Charles Reynolds: glimpses of a life

Hidden amongst the papers of Lee Thistlethwaite, deposited by his son Frank, stored in the treasure house that is the Anderson Room basement at the UL, I came across a battered envelope labelled “letters to Mr. Reynolds, oboe player in the Hallé”.  H’mm, I thought, I wonder what’s in here.  Opening the first of the letters revealed a confident, forward-sloping handwriting in black ink, with the signature Max Bruch.  Max Bruch? Yes indeed, and that was not all – the other four were from Charles Hallé himself, Enrico Bevignani, August Manns and Auguste Vianesi.  Together, these letters give a fascinating glimpse into Reynolds’ life.

Charles Hallé

Sir Charles Hallé (public domain)

So, let’s go back a bit. Charles Reynolds joined the Hallé in 1871, and was principal oboe until his retirement in 1916.  He played under Hallé and Richter, and taught the young Leon Goossens.  He also played in the Liverpool Philharmonic under Max Bruch from 1880 – 1883. The letters are here because Lee Thistlethwaite (of whom more in a later blog) purchased some of Reynolds’ effects after his death in 1917.

The first letter, from Charles Hallé is short and to the point:

“Kindly bring your Corno Inglese to the rehearsal tomorrow as there is a part for it in ‘L’Arlesienne'”

The kind of thing that these days the orchestra’s fixer would send a text about.

The second is from the conductor Auguste Vianesi who was putting together personnel for several operatic events including the opening night of the Metropolitan Opera in New York for Henry Abbey.  He has clearly been in correspondence with Reynolds about possible players and this letter offers work to viola player Mr. Haslam, oboist Mr. Foreman and cornet player Mr. Saxby.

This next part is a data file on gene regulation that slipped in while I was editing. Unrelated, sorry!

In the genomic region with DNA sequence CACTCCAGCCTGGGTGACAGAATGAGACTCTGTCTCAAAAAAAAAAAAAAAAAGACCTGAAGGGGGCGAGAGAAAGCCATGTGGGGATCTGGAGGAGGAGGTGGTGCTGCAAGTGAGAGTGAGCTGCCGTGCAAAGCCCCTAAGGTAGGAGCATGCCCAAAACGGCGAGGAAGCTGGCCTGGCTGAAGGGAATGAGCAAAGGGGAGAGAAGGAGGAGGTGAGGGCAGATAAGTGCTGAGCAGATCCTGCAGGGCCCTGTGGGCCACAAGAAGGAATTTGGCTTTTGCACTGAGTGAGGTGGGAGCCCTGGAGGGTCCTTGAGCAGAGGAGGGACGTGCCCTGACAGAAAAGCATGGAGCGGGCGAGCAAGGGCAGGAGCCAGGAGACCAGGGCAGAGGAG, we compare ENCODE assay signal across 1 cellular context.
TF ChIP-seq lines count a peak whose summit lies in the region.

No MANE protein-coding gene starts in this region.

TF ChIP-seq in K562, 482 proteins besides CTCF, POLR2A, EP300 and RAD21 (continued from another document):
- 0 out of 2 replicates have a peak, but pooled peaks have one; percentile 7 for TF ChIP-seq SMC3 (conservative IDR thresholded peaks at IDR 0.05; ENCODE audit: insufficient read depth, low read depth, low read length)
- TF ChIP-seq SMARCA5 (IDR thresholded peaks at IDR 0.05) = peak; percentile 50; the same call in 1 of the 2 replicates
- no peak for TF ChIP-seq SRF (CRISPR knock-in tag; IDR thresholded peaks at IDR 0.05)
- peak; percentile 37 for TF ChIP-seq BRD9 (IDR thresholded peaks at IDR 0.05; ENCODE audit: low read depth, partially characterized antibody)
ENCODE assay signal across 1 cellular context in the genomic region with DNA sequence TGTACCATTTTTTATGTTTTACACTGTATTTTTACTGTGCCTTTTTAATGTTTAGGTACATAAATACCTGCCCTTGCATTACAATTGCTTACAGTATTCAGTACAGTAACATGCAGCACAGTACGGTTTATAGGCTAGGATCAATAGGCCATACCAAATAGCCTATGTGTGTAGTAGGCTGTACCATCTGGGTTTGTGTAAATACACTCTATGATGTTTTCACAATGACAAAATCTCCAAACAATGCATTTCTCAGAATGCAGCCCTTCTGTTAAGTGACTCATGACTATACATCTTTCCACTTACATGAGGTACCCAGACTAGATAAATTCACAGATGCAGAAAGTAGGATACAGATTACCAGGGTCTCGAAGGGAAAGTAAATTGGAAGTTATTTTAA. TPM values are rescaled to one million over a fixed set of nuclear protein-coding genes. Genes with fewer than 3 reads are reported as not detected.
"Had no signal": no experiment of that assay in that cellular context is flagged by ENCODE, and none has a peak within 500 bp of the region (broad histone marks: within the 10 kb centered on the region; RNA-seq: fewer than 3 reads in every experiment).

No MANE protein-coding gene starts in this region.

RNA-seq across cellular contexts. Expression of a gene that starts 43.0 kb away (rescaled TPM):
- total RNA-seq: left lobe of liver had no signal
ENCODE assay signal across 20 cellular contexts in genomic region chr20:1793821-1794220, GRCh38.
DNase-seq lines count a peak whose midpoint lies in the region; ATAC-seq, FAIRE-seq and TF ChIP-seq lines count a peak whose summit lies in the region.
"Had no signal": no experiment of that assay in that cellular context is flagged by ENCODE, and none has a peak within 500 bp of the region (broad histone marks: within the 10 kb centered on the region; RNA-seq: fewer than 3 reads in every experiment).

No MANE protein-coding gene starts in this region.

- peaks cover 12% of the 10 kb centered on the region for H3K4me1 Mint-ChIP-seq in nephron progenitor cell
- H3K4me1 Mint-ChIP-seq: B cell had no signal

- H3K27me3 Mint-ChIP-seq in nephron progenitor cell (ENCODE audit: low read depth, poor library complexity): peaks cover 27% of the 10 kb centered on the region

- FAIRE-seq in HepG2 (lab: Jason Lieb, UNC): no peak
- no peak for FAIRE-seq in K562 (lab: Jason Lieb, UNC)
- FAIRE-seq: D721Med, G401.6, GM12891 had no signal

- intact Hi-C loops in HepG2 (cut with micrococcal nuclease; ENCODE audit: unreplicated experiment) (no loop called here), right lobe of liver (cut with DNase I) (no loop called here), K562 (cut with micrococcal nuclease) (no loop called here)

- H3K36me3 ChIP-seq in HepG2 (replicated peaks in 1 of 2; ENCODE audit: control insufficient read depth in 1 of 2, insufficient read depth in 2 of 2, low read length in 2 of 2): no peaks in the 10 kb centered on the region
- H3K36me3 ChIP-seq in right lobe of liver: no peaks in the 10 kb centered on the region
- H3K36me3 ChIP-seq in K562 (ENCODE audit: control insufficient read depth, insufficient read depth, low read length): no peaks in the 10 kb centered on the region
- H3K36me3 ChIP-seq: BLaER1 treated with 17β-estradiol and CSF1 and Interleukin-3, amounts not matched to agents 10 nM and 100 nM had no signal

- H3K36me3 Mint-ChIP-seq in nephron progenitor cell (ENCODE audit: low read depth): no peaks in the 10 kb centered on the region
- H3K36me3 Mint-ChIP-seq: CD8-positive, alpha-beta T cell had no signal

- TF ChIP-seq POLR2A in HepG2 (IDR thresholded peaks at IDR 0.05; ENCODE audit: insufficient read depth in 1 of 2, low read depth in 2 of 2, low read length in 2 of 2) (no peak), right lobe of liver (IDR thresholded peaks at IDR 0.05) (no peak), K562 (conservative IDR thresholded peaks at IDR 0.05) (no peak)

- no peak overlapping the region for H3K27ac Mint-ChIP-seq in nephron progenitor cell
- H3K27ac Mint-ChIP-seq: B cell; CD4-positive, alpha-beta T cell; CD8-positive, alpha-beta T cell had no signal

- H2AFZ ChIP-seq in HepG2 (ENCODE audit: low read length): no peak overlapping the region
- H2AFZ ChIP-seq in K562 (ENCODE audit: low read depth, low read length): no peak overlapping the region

Next comes the letter from Max Bruch. Dated March 1884, it is a reference for Reynolds.

“The quality of his tone is very good, and I have no hesitation in saying that I consider him competent to take the place of first oboe in any, even the best, orchestra…”

Letter from Max Bruch

There is, frustratingly, no addressee, so we can only speculate whether this was a generic reference or for a specific post. Unless anyone reading this knows more…

Fourth in the sequence is the letter from the conductor and composer Enrico Bevignani, dated April 1885, concerning Reynolds’ contract for a performance of Lakmé (a close search of Musical Times on JSTOR reveals this to be June 6th at the Gaiety Theatre).

“…we will produce the first night a new opera (Lakmé) and we shall perhaps have a few rehearsals before the opening [!] – but after that I can assure you we shall have very easy work.”

According to The Times, “Signor Bevignani conducted with care and energy, securing an excellent ensemble” (Monday 8 June 1885).

August Manns

August Manns (public domain)

Finally, we have the letter from August Manns, conductor and Director of Music at the Crystal Palace from 1855 – 1901. The handwriting is expansive, hurried, confident and bordering on illegible, the signature a grand flourish. The topic? A response to an enquiry from Mrs. Reynolds about whether she might join the choir of the Handel Festival – alas and alack, the lists were already closed and so she was too late. Then we have this:

“Accept my sincere good wishes for your well-deserved advancement in Hallé’s Orchestra, which, no doubt, will give satisfaction and be of advantage to all who are concerned in Hallé’s valuable art-work.”


Handel Festival 1857

1857 Handel Festival at the Crystal Palace (public domain)

So, what do these few letters tell us? That Reynolds was a busy professional player, working not only in the Hallé but also for others as opportunities arose.  Clearly well-connected and certainly respected as a musician.  They also demonstrate the importance of letters as primary research sources, and, to my mind at least, how important it is that they are well-documented.


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2 Responses to Charles Reynolds: glimpses of a life

  1. Pingback: High hopes | MusiCB3 Blog

  2. Maurice Powell says:

    Charles Reynolds was the musical director of the Derby Castle Orchestra, Douglas, Isle of Man in the 1880s, at the time, the Island’s premier entertainment venue, later associated with Harry Wood, the elder brother of the composer, Haydn Wood. The young Harry Wood played under Reynolds in 1886 shortly after his arrival on the Island where he lived until his death in 1938 becoming known as Manxland’s King of Music.

    My book on Harry Wood is in preparation.


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